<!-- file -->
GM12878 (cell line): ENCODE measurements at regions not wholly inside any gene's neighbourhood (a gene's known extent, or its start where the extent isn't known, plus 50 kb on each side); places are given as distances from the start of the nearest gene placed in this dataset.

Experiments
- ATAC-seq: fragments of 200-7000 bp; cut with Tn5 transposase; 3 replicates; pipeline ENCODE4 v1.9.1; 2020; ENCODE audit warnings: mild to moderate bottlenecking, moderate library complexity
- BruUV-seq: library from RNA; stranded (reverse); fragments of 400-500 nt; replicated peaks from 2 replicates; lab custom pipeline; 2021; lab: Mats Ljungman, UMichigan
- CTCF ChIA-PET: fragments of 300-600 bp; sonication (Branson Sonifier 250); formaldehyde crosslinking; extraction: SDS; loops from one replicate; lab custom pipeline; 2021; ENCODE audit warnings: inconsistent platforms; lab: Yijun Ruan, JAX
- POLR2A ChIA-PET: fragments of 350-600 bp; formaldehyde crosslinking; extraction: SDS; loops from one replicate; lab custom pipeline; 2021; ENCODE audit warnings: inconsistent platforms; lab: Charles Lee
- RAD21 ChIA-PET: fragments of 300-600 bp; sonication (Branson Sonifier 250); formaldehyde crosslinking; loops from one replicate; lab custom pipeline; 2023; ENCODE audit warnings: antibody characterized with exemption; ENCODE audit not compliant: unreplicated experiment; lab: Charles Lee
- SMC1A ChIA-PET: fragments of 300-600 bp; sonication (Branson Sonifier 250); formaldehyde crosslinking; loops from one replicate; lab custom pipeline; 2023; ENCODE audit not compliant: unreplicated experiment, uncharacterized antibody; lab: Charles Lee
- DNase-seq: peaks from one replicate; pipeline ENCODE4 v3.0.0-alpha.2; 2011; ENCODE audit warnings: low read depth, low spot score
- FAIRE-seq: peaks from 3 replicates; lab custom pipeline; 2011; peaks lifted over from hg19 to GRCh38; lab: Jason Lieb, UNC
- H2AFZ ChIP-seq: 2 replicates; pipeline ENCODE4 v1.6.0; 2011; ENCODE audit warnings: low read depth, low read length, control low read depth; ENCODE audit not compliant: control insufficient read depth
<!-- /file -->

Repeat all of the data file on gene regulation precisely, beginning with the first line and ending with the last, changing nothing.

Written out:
GM12878 (cell line): ENCODE measurements at regions not wholly inside any gene's neighbourhood (a gene's known extent, or its start where the extent isn't known, plus 50 kb on each side); places are given as distances from the start of the nearest gene placed in this dataset.

Experiments
- ATAC-seq: fragments of 200-7000 bp; cut with Tn5 transposase; 3 replicates; pipeline ENCODE4 v1.9.1; 2020; ENCODE audit warnings: mild to moderate bottlenecking, moderate library complexity
- BruUV-seq: library from RNA; stranded (reverse); fragments of 400-500 nt; replicated peaks from 2 replicates; lab custom pipeline; 2021; lab: Mats Ljungman, UMichigan
- CTCF ChIA-PET: fragments of 300-600 bp; sonication (Branson Sonifier 250); formaldehyde crosslinking; extraction: SDS; loops from one replicate; lab custom pipeline; 2021; ENCODE audit warnings: inconsistent platforms; lab: Yijun Ruan, JAX
- POLR2A ChIA-PET: fragments of 350-600 bp; formaldehyde crosslinking; extraction: SDS; loops from one replicate; lab custom pipeline; 2021; ENCODE audit warnings: inconsistent platforms; lab: Charles Lee
- RAD21 ChIA-PET: fragments of 300-600 bp; sonication (Branson Sonifier 250); formaldehyde crosslinking; loops from one replicate; lab custom pipeline; 2023; ENCODE audit warnings: antibody characterized with exemption; ENCODE audit not compliant: unreplicated experiment; lab: Charles Lee
- SMC1A ChIA-PET: fragments of 300-600 bp; sonication (Branson Sonifier 250); formaldehyde crosslinking; loops from one replicate; lab custom pipeline; 2023; ENCODE audit not compliant: unreplicated experiment, uncharacterized antibody; lab: Charles Lee
- DNase-seq: peaks from one replicate; pipeline ENCODE4 v3.0.0-alpha.2; 2011; ENCODE audit warnings: low read depth, low spot score
- FAIRE-seq: peaks from 3 replicates; lab custom pipeline; 2011; peaks lifted over from hg19 to GRCh38; lab: Jason Lieb, UNC
- H2AFZ ChIP-seq: 2 replicates; pipeline ENCODE4 v1.6.0; 2011; ENCODE audit warnings: low read depth, low read length, control low read depth; ENCODE audit not compliant: control insufficient read depth